UofL education students explore the natural playground as an educational tool
Jordyn Hunter expected to find an ordinary playground when she and her UofL classmates visited the Playcosystem at Bernheim Arboretum and Research Forest.
Instead, they saw natural elements of wood and stone scattered around a carved grassy area.
“I thought it would be a normal playground like the ones we are used to, but it was no ordinary playground,” said the primary education major. âI looked at the balance beam – it was two tree stumps and a long piece of wood. We used to do that when I was a kid! It was very natural. “
Playcosystem Zone 1 is part of a 17-acre playground created to provide elementary-aged children with open and physically stimulating play opportunities using strategically included natural elements and objects, called âspare partsâ. to stimulate their imagination.
Sherri Brown, associate professor at the College of Education and Human Development, brought 15 students from her science methods class to the playground in October to help future teachers explore the natural environment as an opportunity to envision new ways. to teach science concepts to elementary school students.
âThe idea was to bring them out and see what is possible in a very unique playing field. You see planks, you see levers, you see ramps, âBrown said. âEarth sciences, physical sciences, materials – it’s all part of the science curriculum. Here, children can experience things that stimulate the questions generated by the children. This helps our UofL students as future elementary science teachers to see what is possible and what is different from formal learning environments.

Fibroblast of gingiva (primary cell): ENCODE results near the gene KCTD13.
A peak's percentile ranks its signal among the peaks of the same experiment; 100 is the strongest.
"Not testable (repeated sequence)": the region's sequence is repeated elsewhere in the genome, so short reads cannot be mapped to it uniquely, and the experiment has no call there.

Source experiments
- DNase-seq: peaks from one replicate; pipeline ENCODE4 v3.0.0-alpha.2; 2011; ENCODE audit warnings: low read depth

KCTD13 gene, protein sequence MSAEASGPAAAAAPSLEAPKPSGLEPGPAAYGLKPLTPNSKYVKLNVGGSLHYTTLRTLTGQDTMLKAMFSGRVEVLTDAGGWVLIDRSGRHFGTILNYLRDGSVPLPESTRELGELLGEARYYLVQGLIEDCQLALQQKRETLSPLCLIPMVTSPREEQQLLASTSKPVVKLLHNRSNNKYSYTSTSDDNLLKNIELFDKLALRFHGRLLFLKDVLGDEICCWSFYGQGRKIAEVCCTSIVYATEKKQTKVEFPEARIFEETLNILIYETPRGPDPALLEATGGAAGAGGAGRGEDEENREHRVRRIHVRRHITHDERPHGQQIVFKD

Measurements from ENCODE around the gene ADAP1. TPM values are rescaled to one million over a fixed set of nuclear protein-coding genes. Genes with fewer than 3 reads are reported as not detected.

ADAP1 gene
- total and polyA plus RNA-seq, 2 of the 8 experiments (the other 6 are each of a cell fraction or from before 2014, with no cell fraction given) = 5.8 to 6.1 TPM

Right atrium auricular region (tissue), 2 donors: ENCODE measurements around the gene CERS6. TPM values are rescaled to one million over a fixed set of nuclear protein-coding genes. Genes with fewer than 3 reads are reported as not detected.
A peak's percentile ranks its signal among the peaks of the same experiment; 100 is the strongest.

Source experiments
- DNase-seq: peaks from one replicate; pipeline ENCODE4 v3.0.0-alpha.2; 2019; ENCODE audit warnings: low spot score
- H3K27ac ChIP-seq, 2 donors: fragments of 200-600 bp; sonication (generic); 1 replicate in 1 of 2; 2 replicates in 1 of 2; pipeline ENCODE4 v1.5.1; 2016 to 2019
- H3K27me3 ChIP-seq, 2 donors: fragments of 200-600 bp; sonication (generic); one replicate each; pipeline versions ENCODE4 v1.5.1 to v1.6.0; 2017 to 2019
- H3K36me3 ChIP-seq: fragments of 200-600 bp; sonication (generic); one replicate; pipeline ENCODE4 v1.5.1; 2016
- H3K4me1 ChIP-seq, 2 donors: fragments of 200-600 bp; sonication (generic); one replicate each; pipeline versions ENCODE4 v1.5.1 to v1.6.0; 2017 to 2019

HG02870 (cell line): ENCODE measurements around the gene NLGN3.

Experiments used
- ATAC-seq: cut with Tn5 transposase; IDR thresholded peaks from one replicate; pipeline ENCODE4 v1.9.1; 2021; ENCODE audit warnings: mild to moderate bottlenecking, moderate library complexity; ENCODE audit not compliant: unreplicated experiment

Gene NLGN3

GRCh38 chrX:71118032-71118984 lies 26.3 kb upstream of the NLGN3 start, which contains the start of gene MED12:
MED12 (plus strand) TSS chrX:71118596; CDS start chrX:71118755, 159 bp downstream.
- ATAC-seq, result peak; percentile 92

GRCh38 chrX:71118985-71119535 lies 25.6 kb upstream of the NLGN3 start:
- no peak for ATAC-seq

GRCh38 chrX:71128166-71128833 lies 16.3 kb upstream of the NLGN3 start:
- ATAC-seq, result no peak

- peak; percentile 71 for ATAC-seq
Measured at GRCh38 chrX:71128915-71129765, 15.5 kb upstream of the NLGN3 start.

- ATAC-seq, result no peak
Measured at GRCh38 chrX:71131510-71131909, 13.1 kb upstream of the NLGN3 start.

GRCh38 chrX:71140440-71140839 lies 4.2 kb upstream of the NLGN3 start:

Students chose and examined three separate areas of Area 1 to examine how children could use space and how, as a teacher, they could use objects found in the natural world to initiate discussions about science and other subjects to their own students.
Another feature Hunter noticed was a swing hanging in a single line so it could move in multiple directions.
âIt shows strength and movement. We could talk about music in the noise it makes when it moves. There were so many areas of content and concepts that could be taught in this place, âsaid Hunter. âChildren play and have fun, but learn at the same time. They will learn for themselves whether they realize it or not.
Designed by Claude Stephens, director of the Children at Play network in Bernheim, and other members of the Bernheim team, Playcosystem is intended to inspire children to learn by exploring the natural world. Zone 1 of the site, intended for young children, is one of the three planned zones. Zones 2 and 3 will gradually introduce larger and more challenging landscapes and natural features to appeal to more mature children.
Brown, Jill Jacobi-Vessels and Meg Gravil, also from CEHD, study and document the thinking and planning behind the Playcosystem and plan to study how children and families experience it.
âResearch has shown that outdoor play benefits children’s social, emotional, cognitive and physical development,â Brown said. âKnowing why and how it was built deepens their knowledge and the framework of how children and parents engage with the site. “